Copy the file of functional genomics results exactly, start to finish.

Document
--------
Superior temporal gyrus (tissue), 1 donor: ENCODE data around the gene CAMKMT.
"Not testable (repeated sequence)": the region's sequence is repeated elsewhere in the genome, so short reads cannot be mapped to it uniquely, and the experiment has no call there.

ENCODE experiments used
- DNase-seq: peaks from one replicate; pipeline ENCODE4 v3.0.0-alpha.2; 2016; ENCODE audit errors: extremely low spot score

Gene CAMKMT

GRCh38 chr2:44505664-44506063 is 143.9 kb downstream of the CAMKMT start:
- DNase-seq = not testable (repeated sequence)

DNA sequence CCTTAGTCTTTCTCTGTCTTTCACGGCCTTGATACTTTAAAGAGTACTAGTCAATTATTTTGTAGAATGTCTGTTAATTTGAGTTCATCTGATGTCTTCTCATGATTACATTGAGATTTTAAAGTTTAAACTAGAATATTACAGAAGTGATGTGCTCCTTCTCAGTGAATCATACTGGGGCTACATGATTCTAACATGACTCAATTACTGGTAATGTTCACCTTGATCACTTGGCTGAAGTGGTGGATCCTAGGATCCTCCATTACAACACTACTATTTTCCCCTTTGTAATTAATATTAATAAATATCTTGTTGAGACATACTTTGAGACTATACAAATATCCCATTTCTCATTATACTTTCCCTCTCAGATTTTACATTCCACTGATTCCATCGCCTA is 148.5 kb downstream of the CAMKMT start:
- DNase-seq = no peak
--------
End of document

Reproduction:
Superior temporal gyrus (tissue), 1 donor: ENCODE data around the gene CAMKMT.
"Not testable (repeated sequence)": the region's sequence is repeated elsewhere in the genome, so short reads cannot be mapped to it uniquely, and the experiment has no call there.

ENCODE experiments used
- DNase-seq: peaks from one replicate; pipeline ENCODE4 v3.0.0-alpha.2; 2016; ENCODE audit errors: extremely low spot score

Gene CAMKMT

GRCh38 chr2:44505664-44506063 is 143.9 kb downstream of the CAMKMT start:
- DNase-seq = not testable (repeated sequence)

DNA sequence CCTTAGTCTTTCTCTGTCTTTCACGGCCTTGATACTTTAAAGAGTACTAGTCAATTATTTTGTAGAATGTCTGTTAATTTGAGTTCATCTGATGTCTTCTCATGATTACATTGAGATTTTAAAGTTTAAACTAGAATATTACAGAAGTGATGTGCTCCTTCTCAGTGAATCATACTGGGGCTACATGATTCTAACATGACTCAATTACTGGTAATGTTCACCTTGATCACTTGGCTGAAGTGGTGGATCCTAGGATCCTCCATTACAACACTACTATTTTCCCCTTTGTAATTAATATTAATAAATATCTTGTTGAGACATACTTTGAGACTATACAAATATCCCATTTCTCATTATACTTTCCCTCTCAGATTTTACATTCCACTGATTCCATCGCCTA is 148.5 kb downstream of the CAMKMT start:
- DNase-seq = no peak